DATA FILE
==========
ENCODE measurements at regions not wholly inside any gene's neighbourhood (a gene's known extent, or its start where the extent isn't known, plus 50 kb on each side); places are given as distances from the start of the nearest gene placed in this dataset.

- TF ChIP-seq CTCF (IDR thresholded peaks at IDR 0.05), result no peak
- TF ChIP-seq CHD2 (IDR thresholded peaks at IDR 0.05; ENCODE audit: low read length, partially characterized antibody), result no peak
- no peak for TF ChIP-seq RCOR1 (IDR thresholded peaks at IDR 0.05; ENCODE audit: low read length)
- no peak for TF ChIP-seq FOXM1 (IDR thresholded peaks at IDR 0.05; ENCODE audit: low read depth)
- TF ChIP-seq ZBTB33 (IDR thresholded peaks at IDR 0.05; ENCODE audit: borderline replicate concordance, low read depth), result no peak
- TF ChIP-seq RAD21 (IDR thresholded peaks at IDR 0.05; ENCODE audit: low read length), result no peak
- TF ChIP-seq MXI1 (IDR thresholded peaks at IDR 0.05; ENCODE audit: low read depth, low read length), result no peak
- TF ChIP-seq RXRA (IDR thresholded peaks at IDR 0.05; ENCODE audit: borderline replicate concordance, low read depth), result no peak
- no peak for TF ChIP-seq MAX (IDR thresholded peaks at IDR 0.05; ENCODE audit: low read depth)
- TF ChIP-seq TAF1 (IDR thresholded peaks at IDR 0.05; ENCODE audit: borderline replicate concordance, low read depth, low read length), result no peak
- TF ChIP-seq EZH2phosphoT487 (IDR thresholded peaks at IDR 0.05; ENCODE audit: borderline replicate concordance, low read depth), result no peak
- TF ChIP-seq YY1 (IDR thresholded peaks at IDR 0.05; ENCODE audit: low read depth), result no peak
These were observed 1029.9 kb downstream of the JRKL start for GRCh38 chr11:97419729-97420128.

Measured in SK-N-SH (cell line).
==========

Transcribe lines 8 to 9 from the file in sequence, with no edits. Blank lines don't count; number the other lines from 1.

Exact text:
- TF ChIP-seq MXI1 (IDR thresholded peaks at IDR 0.05; ENCODE audit: low read depth, low read length), result no peak
- TF ChIP-seq RXRA (IDR thresholded peaks at IDR 0.05; ENCODE audit: borderline replicate concordance, low read depth), result no peak